Several reports have revealed the potential of various biocontrol agents. However, there are limited studies about their performance under field conditions. Although active substances including enzymes and antibiotics can be secreted by biocontrol agents during mass production under controlled conditions, it is hard to release high concentration of such metabolites under field conditions (Köhl et al., 2019). Therefore, application of large quantities of cells and active ingredients through large-scale cultivation in cost-effective medium could be considered as a solution to reduce constraints of low population of biocontrol agents and hence low efficacy. As mass production in liquid culture is the most cost-effective method to produce most microbial agents (Jackson, 1997), the large-scale cultivation of biocontrol agents in cheap liquid medium and the delivery of this fresh mixture of biocontrol agents and active substances to the field could be a reliable approach to successful plant disease control. However, several parameters including pH, temperature and agitation are important factors for successful cultivation. The pH is an important culture condition during microbial growth that is related to growth and survival. In addition, pH also influences the activities of extracellular enzymes and desired metabolite production (Slininger and Shea-Wilbur, 1995; Jin and Kirk, 2018). In our previous studies, the inhibitory effect of the soil originated Bacillus velezensis CE 100 has been reported on growth of different fungal pathogens and root knot nematodes via the action of antifungal compounds and lytic enzymes (Choi et al., 2020; Choub et al., 2021; Moon et al., 2021). Therefore, the objectives of our study were to investigate large-scale cultivation of B. velezensis CE 100 in cost-effective medium using low-cost fermenter and to determine the biocontrol efficacy of B. velezensis CE 100 against citrus melanose caused by D. citri.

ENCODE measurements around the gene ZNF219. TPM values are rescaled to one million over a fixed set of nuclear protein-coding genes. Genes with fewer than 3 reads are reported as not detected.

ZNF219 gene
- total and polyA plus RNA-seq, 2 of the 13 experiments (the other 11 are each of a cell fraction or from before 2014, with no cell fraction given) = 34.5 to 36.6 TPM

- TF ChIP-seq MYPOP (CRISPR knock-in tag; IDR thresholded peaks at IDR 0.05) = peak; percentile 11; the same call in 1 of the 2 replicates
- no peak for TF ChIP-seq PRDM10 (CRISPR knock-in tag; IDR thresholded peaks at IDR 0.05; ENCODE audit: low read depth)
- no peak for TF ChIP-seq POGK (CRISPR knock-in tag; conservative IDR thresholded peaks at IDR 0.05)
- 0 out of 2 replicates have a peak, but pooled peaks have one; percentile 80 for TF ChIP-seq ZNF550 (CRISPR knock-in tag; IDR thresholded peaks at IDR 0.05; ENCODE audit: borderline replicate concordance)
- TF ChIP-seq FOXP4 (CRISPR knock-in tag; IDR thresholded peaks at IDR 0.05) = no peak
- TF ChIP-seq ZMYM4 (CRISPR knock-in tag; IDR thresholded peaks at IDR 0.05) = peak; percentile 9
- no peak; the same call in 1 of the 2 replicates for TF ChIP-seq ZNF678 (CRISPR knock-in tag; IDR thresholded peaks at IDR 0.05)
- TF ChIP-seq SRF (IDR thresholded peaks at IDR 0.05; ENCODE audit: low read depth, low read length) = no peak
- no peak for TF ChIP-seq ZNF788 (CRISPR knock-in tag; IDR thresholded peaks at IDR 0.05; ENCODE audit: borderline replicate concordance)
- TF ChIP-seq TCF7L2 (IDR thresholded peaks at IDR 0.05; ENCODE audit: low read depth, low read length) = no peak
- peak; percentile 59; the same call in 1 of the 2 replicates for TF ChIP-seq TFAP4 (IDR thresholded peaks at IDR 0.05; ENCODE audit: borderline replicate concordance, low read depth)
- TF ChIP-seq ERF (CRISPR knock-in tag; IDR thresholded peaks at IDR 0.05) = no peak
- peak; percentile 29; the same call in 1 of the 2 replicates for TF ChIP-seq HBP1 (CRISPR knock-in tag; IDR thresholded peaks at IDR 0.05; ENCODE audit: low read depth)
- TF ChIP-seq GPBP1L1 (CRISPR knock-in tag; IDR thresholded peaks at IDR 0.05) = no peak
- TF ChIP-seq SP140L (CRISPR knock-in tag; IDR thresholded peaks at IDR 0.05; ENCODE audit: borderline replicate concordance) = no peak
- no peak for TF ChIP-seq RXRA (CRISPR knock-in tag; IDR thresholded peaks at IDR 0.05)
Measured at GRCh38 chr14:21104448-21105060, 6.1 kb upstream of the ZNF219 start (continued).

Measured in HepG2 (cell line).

Materials and Methods

Preparation of bacterial strain and fungal pathogen

Bacterial strain used in this study was Bacillus velezensis CE 100, which was isolated from the soil of tomato plant (accession number: KACC 81101BP, Korean Agricultural Culture Collection). The strain was streaked on Tryptone soy agar (TSA; tryptone 17 g L-1, soy peptone 3 g L-1, NaCl 5 g L-1, K2HPO4 2.5 g L-1, dextrose 2.5 g L-1, agar 20 g L-1) medium to obtain the pure colonies, which were inoculated again in Tryptone soy broth (TSB) medium for three days at 30°C and 130 rpm on a shaking incubator. The resulting bacterial broth was adjusted to 107 CFU mL-1 and maintained with 50% (v/v) glycerol solution at -80°C for further experiment.

The fungal pathogen Diaporthe citri F.A. Wolf was obtained from Korean Agricultural Culture Collection (KACC) with accession number KACC 45782 and sub-cultured on potato dextrose agar (PDA; potato starch 4 g L-1, dextrose 20 g L-1, agar 20 g L-1) medium at 26°C for 14 days. The conidial suspension of D. citri for in vitro and in vivo assays was prepared by the method described previously by Ko et al. (2012). A 5-mm-diameter mycelial plug which was taken from a freshly growing culture using a sterile cork borer, was grown on PDA medium for 14 days at 26°C. To induce conidial production, the fresh fungal plug was inoculated again on oatmeal agar (OA) medium for 14 days at 26°C, then were grown at room temperature under fluorescent light for 14 days. Then the fully sporulated plate was flooded with 10 mL of sterile distilled water and the mycelium were scratched using a sterile spatula. The collected conidia were filtered through sterile miracloth (CALBIOCHEM) and the number of conidia was counted with the aid of a hemocytometer under a microscope (Olympus BX41, Japan) at 300× magnification and adjusted to 1.0 × 106 conidia mL-1.

Antagonistic activity of B. velezensis CE 100 against D. citri